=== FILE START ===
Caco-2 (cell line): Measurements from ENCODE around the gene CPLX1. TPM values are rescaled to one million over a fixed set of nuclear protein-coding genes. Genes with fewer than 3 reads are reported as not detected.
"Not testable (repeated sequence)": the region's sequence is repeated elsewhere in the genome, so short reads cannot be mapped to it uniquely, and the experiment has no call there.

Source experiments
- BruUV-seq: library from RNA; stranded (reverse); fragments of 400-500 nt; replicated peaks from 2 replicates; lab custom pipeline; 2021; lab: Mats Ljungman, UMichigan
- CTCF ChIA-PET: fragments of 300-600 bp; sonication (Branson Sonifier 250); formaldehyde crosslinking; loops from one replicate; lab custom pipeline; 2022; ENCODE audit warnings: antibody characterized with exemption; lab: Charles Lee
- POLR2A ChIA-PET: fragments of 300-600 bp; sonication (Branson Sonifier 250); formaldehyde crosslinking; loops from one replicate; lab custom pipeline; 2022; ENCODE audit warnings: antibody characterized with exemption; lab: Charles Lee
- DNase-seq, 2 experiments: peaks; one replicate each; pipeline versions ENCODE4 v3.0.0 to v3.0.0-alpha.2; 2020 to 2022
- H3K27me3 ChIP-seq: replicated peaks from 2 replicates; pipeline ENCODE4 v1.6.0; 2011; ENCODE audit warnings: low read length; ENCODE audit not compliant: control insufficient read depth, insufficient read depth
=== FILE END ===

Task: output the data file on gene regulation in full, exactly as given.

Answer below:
Caco-2 (cell line): Measurements from ENCODE around the gene CPLX1. TPM values are rescaled to one million over a fixed set of nuclear protein-coding genes. Genes with fewer than 3 reads are reported as not detected.
"Not testable (repeated sequence)": the region's sequence is repeated elsewhere in the genome, so short reads cannot be mapped to it uniquely, and the experiment has no call there.

Source experiments
- BruUV-seq: library from RNA; stranded (reverse); fragments of 400-500 nt; replicated peaks from 2 replicates; lab custom pipeline; 2021; lab: Mats Ljungman, UMichigan
- CTCF ChIA-PET: fragments of 300-600 bp; sonication (Branson Sonifier 250); formaldehyde crosslinking; loops from one replicate; lab custom pipeline; 2022; ENCODE audit warnings: antibody characterized with exemption; lab: Charles Lee
- POLR2A ChIA-PET: fragments of 300-600 bp; sonication (Branson Sonifier 250); formaldehyde crosslinking; loops from one replicate; lab custom pipeline; 2022; ENCODE audit warnings: antibody characterized with exemption; lab: Charles Lee
- DNase-seq, 2 experiments: peaks; one replicate each; pipeline versions ENCODE4 v3.0.0 to v3.0.0-alpha.2; 2020 to 2022
- H3K27me3 ChIP-seq: replicated peaks from 2 replicates; pipeline ENCODE4 v1.6.0; 2011; ENCODE audit warnings: low read length; ENCODE audit not compliant: control insufficient read depth, insufficient read depth